some thoughts on Guardians of the Galaxy
When the previews for Guardians of the Galaxy started showing up in theaters, I was struck by the ways they used Blue Swede’s “Hooked on a Feeling.” That song was a nutty novelty hit when I was a wee lad in 1974, and I wondered if anyone else in the theater even remembered the recording, much less felt the sense of nostalgia I did when I heard it. Would people think that “Hooked on a Feeling” was some kind of message from another planet? What could its inclusion in the trailers for a Marvel movie possibly mean, except that, obviously, Guardians of the Galaxy was not a movie to be taken entirely seriously? And yet, that song, and the aesthetic choice that led to its inclusion in the movie, is a key part of understanding the appeal of not just Guardians but of the entire Marvel Cinematic Universe project.
Make no mistake: Marvel Studios is, as we speak, creating a pop-culture monument unlike anything that has ever been attempted in the American arts. People have made movies before, and people have made studio franchises before, and people have spent lots of money on big-budget spectacles before, but no one has ever created a chain of big-budget spectacles that are only glancingly related to one another, had two or three of them come out every year, and had every one of them, from the most “branded” of them to the least, emerge as must-see entertainments. It’s a model of production that would have been thought insane ten years ago (and most certainly was).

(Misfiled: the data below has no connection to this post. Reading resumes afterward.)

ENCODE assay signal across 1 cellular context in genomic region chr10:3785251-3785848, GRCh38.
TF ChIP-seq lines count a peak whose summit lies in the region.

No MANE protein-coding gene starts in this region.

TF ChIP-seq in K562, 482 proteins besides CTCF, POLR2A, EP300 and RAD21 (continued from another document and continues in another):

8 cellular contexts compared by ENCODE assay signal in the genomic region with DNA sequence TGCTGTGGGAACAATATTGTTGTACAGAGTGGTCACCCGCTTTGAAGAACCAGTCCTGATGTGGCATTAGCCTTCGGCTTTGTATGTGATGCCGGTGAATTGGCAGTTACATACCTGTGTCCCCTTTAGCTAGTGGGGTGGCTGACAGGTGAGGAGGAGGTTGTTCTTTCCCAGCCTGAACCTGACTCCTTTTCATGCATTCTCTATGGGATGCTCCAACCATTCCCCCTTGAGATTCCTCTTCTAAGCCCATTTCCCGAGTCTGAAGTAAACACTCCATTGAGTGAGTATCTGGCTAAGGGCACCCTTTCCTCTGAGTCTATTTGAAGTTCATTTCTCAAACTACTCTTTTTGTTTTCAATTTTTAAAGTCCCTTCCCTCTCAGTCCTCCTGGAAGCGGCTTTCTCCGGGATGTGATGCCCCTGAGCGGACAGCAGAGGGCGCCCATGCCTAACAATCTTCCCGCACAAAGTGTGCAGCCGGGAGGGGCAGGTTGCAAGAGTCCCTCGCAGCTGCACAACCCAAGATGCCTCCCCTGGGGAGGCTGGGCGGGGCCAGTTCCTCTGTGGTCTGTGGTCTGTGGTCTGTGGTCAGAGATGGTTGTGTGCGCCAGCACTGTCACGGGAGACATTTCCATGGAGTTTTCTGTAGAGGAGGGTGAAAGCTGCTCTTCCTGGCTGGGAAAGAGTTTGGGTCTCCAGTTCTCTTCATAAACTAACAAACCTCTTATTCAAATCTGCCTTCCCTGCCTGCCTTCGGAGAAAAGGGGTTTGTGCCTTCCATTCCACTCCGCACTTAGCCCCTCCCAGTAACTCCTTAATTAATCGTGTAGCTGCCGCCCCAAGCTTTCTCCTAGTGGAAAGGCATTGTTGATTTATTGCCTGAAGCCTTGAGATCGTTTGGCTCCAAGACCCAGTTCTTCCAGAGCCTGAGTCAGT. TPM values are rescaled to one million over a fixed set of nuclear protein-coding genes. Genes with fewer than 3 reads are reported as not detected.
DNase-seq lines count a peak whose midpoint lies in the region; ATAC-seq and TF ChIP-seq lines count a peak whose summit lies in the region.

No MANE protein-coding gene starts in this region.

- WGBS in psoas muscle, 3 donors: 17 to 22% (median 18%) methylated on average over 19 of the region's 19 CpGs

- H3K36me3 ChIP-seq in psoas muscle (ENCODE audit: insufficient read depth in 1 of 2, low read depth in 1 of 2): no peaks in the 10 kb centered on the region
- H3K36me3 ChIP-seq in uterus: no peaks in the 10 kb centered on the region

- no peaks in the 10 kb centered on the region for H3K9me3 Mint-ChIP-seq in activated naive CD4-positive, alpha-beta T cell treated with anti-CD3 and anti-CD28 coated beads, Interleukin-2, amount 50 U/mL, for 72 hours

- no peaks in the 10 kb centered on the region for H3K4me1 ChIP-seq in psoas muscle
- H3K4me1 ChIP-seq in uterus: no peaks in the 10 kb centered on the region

When I was a pimple-faced teen, Star Wars was the biggest hit in Hollywood history, and it still took three years to get a sequel into theaters, and then another three years after that to “complete the trilogy.” And then it took another sixteen years to get “another Star Wars movie” into theaters. And that’s with a filmmaker who had something everyone wanted to see! Imagine if Marvel Studios had moved at that pace. It’s only been six years — six years! — since Iron Man, and Marvel has produced and released ten movies. The least of these movies are still watchable entertainment, and the best of them sing and shimmer with joy and life. None of them are “cheap knockoffs,” none of them are “B projects.” Every one of them has been crafted with utmost care and affection.
And these aren’t even Marvel’s best known properties! Because of rights issues, Marvel Studios began their grand project without their key characters on hand: Spider-Man, X-Men and the Fantastic Four. (Which allows for Marvel to, essentially, be in the world’s multiplexes full-time, around the clock, all year ’round.) I remember, ages ago, being sent a list by my agents. “Here is a list of the characters Marvel now controls, are you interested in adapting any of them?” Iron Man and The Hulk were the only ones I had any sense of (I didn’t get the Iron Man gig), the others I’d never even heard of. I thought “Geez, what kind of crappy, low-rent projects are they going to make out of these characters no one cares anything about?”